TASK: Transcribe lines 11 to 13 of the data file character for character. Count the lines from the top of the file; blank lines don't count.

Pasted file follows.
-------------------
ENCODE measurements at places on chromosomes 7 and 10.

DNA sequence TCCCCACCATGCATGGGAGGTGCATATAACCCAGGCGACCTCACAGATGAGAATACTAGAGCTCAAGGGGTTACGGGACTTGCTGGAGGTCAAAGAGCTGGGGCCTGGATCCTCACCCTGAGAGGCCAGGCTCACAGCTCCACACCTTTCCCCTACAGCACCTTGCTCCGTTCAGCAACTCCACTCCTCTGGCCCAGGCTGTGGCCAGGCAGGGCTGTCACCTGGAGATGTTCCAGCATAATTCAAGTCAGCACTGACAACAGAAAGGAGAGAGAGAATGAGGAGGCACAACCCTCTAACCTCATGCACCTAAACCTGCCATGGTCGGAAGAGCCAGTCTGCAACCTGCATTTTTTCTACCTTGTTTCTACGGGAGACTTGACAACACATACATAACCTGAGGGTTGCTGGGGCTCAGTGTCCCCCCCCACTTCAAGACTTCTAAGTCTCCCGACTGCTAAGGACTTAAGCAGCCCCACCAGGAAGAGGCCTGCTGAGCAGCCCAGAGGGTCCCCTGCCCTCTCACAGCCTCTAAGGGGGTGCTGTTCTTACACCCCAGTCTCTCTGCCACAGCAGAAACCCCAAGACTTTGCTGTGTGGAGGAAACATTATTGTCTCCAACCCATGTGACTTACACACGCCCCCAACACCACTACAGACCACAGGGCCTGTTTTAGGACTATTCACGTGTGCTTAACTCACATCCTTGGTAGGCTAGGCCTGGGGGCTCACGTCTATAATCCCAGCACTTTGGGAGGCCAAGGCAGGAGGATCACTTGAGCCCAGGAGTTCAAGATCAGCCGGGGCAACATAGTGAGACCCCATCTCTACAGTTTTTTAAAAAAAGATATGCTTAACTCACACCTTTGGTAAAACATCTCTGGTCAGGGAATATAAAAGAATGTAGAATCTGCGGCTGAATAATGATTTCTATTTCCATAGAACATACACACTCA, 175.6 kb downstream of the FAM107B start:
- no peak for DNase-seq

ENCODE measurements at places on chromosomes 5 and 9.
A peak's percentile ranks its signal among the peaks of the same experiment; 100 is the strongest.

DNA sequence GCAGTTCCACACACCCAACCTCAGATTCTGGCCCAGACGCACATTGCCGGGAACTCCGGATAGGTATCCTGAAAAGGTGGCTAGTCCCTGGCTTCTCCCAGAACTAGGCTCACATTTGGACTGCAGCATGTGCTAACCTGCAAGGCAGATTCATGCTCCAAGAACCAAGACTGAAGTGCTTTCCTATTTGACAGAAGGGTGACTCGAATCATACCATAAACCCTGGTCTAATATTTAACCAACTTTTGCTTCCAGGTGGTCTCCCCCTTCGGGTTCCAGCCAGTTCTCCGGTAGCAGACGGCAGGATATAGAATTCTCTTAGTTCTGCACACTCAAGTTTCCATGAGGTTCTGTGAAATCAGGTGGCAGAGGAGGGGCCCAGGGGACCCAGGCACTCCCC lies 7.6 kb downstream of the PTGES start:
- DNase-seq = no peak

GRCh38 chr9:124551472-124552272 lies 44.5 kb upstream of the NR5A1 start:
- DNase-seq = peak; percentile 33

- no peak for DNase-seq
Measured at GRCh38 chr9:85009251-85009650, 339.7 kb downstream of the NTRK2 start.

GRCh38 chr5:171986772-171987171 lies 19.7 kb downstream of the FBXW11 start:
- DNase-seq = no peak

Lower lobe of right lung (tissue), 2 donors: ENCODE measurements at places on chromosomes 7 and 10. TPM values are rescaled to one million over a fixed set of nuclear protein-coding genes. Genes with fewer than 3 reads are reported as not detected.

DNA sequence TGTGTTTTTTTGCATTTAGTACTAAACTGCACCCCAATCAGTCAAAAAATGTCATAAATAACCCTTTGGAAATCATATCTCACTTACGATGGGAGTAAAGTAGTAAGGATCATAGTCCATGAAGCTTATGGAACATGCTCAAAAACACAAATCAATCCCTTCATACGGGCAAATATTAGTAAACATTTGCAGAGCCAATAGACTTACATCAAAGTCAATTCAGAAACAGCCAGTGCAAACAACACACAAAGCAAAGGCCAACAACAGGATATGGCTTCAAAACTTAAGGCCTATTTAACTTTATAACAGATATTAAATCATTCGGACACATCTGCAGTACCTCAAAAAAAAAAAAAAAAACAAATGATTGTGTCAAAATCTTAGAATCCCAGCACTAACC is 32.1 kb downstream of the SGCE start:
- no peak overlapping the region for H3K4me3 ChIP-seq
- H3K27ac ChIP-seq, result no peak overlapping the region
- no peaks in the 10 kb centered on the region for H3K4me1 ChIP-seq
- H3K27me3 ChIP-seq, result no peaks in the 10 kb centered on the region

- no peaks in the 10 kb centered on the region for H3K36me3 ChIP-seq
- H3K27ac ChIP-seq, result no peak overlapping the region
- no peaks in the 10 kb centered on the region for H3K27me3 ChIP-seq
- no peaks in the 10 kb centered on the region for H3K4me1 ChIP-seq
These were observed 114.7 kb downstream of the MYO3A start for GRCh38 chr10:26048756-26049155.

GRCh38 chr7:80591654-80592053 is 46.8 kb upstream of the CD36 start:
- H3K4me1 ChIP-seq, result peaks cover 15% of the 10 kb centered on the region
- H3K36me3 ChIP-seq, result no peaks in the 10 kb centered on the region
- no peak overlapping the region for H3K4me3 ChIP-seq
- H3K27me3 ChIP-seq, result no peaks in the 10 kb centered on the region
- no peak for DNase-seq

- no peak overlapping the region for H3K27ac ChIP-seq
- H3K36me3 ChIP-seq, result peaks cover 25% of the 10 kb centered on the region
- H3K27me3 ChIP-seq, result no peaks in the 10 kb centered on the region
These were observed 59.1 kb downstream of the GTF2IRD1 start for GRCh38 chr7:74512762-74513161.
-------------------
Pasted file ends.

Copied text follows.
Measured at GRCh38 chr9:85009251-85009650, 339.7 kb downstream of the NTRK2 start.

GRCh38 chr5:171986772-171987171 lies 19.7 kb downstream of the FBXW11 start:
- DNase-seq = no peak